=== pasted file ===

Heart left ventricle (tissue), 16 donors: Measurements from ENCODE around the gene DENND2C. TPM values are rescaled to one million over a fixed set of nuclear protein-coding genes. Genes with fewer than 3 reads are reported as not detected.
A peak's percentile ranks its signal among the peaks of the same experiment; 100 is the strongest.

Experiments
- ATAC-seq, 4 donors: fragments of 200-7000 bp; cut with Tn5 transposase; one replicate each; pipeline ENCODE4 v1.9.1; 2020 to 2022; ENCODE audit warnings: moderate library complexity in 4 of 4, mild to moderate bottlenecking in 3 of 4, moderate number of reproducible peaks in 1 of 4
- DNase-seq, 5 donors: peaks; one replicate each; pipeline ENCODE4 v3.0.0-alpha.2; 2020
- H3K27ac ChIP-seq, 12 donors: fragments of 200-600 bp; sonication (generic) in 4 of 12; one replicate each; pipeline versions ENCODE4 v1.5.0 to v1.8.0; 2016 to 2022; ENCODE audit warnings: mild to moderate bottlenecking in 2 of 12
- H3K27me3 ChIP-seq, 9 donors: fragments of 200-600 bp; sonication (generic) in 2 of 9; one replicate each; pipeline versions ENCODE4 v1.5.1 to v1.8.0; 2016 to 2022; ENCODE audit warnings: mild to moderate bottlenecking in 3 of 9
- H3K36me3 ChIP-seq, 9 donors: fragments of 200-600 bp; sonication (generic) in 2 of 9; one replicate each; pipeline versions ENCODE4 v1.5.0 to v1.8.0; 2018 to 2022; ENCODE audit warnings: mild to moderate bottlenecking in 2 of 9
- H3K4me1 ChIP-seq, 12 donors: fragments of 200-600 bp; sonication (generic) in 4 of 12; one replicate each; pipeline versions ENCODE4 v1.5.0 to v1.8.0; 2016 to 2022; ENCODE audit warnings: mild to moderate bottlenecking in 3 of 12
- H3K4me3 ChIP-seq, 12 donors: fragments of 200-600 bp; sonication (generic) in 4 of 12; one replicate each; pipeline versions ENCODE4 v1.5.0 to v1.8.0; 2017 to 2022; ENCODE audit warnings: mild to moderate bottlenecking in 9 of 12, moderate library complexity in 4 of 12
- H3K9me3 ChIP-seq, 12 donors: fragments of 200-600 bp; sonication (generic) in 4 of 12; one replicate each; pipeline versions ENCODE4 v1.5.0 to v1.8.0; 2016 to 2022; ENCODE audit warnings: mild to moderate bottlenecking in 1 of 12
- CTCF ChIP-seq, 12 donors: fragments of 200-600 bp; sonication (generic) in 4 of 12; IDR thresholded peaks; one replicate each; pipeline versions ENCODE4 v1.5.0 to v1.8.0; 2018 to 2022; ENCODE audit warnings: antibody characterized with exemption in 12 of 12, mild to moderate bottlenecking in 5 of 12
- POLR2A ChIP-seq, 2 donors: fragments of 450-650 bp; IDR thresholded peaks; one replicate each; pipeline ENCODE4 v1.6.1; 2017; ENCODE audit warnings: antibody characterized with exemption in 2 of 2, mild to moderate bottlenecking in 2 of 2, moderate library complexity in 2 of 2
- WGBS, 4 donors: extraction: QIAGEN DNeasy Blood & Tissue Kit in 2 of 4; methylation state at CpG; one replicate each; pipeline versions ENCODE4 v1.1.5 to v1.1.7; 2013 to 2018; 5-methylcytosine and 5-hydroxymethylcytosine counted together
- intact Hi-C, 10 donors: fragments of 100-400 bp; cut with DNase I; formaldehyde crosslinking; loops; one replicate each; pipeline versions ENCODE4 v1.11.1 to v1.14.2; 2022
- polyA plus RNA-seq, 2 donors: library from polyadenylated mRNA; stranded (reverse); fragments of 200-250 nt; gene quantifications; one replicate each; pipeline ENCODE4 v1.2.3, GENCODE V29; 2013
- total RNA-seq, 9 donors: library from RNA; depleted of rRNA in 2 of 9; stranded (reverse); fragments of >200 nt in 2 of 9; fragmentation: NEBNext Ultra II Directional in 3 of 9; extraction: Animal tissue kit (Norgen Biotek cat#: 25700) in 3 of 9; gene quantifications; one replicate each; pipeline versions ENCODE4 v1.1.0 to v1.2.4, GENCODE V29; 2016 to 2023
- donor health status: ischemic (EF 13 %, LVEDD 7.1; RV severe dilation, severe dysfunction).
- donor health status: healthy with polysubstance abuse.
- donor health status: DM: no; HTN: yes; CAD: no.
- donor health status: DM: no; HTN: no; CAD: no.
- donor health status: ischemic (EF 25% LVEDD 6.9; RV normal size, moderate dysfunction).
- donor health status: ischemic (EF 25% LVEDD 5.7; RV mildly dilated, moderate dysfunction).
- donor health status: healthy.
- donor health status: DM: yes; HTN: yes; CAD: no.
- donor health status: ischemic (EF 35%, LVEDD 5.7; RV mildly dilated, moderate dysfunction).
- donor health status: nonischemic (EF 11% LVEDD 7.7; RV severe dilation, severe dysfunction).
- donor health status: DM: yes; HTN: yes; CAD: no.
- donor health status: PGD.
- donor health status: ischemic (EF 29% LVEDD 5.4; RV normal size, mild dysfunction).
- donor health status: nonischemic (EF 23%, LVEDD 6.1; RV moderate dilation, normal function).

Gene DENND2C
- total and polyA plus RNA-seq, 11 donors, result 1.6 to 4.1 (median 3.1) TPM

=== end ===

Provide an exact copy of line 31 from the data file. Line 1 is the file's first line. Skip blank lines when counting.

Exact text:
- donor health status: nonischemic (EF 23%, LVEDD 6.1; RV moderate dilation, normal function).